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GM Motorama Firebirds

The GM Motorama Firebirds' Legacy

After the success of the initial three GM Motorama Firebirds, engineer Bob McLean's research studio briefly entertained plans to design and build a fourth Firebird.

An overhead drawing showing the concept for a GM Motorama Firebird IV.
Plans for a Firebird IV sprang from this
radical overhead-view sketch.

This would have been a large three-passenger "ground-effects" machine, part of a wide-ranging study into automated roadways. It got as far as a full-sized wooden space frame and seating buck, but at that point Design Staff apparently lost interest in the ground-effects vehicle.

Design buck for the never-completed GM Motorama Firebird IV.
Work on the three-seat "ground-effects" car
got as far as this April 1960 frame model

Maybe GM's designers and engineers realized that turbine-powered passenger cars weren't even the stuff of dreams, much less of reality -- something Chrysler hadn't quite admitted yet.

The chart below provides a comparative look at the stuff of GM/Chrysler's dreams: the GM Motorama Firebird I, II, and III.

Firebird Comparisons

Firebird I
Firebird II
Firebird III
GM code designation
XP-21 XP-43
Gas turbine designation
GT-302 GT-304
Gas turbine type
Simple cycle
Maximum horsepower
400 (rpm NA)
200@28,000 225@24,000
Transmission 2-speed planetary
4-speed automatic
4-speed automatic
Fuel consumption
4-6 mpg
8-10 mpg
16-20 mpg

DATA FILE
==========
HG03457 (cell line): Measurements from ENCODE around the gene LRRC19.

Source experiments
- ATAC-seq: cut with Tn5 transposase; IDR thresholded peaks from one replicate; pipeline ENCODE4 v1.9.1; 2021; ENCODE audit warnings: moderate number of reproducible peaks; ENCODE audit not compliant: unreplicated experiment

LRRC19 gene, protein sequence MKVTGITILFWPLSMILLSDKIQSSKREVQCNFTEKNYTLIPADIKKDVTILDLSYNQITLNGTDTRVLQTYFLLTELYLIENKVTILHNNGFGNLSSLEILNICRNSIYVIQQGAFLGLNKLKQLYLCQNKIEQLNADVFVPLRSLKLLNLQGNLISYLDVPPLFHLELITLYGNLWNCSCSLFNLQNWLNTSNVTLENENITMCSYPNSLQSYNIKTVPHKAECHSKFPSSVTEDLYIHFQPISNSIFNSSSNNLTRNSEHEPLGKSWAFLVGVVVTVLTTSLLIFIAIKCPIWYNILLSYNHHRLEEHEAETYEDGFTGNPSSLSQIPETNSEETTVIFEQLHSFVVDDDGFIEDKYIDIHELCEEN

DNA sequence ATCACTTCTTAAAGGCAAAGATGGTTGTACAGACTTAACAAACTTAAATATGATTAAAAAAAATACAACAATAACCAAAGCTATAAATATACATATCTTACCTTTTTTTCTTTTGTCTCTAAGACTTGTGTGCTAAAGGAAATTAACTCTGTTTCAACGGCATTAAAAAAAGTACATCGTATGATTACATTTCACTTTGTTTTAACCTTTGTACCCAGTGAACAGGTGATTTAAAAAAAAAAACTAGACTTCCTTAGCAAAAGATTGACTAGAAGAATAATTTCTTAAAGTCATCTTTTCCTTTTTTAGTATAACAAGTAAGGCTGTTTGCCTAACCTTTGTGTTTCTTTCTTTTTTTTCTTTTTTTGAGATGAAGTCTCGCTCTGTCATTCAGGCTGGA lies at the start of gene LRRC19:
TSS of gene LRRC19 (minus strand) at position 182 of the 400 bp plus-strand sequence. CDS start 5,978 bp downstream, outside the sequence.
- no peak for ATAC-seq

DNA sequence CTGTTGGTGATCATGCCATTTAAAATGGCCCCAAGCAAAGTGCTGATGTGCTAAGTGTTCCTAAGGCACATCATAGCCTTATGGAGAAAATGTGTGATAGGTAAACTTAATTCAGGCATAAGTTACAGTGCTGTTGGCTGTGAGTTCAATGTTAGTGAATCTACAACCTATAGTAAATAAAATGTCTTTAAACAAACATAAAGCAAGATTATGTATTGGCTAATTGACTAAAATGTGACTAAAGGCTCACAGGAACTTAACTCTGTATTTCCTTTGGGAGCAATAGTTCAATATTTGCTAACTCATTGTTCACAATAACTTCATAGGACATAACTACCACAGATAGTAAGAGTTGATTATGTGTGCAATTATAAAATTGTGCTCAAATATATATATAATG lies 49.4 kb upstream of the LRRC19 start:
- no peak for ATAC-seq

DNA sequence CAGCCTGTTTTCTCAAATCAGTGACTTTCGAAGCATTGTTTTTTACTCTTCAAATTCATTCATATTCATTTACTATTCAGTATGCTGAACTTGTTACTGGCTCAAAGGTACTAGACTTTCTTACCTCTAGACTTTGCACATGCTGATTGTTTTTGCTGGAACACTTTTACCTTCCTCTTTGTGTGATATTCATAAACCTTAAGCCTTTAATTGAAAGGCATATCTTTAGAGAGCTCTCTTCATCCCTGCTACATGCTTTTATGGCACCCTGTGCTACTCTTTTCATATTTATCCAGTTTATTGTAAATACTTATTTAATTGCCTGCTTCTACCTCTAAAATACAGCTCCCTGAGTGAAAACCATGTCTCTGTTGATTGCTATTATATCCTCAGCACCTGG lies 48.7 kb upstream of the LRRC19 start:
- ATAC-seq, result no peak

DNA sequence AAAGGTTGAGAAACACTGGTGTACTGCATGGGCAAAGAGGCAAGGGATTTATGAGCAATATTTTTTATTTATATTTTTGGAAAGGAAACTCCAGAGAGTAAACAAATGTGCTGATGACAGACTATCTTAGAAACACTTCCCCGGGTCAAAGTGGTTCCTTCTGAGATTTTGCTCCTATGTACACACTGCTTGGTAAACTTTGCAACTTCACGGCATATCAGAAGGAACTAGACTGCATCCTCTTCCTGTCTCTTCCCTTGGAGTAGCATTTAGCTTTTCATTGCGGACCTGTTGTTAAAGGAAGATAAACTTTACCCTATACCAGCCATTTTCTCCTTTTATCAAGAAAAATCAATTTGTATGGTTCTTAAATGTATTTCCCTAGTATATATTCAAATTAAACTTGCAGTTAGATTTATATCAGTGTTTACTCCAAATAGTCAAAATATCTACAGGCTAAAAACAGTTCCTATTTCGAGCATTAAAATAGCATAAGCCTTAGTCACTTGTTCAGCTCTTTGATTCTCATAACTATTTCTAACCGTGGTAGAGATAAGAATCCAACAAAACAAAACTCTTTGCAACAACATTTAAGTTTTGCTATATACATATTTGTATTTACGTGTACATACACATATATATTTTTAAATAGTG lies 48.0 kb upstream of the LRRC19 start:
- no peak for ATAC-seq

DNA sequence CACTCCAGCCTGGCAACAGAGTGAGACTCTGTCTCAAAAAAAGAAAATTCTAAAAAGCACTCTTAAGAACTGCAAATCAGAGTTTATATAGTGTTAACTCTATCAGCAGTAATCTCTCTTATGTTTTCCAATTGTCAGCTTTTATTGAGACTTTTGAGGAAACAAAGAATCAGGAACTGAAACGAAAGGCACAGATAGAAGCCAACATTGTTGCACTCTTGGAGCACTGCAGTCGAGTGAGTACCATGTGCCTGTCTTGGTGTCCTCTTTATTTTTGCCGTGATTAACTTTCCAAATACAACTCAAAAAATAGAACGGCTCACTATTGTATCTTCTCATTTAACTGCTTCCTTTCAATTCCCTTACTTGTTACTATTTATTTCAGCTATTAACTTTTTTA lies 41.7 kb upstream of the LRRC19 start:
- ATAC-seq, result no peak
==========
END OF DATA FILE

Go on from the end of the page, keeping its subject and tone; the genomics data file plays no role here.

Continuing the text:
Wheelbase, inches
100 120 119
Overall length, inches
223 235 248
Overall height, inches
41 (55 at fin)
52.8 44.8 (57 at fin)
Overall width, inches
80 70.6
Front tread, inches
50 60
Rear tread, inches
54 57
Curb weight, pounds
2,440 5,300
Tire size
6.70x16 8.20x16
Front suspension
Independent Independent
Solid axle
Rear suspension
Ind., deDion
Ind., swing axles
Ind., deDion
Body material
Fiberglass Titanium/fiberglass Fiberglass

The Firebird program's great legacy, of course, was to lend its name to Pontiac's ponycars, starting in 1967. In that sense, it's still alive today, as are the gas turbine engine cars themselves.

Firebird III recently was taken out of mothballs and put back in running order. The fiberglass-bodied Firebird II is also fully operational (it ran alongside Chrysler's famed 1963 Turbine Car at the Straits Area Antique Auto Show in St. Ignace, Michigan), while its titanium-skinned sister is safely tucked away in a warehouse. As for Firebird I, General Motors recently reacquired it from the Henry Ford Museum and plans to restore it, too.

GM also tells us that all three Firebirds might even take to the road again, just as in Motorama days. If they ever come to your town, don't miss them.

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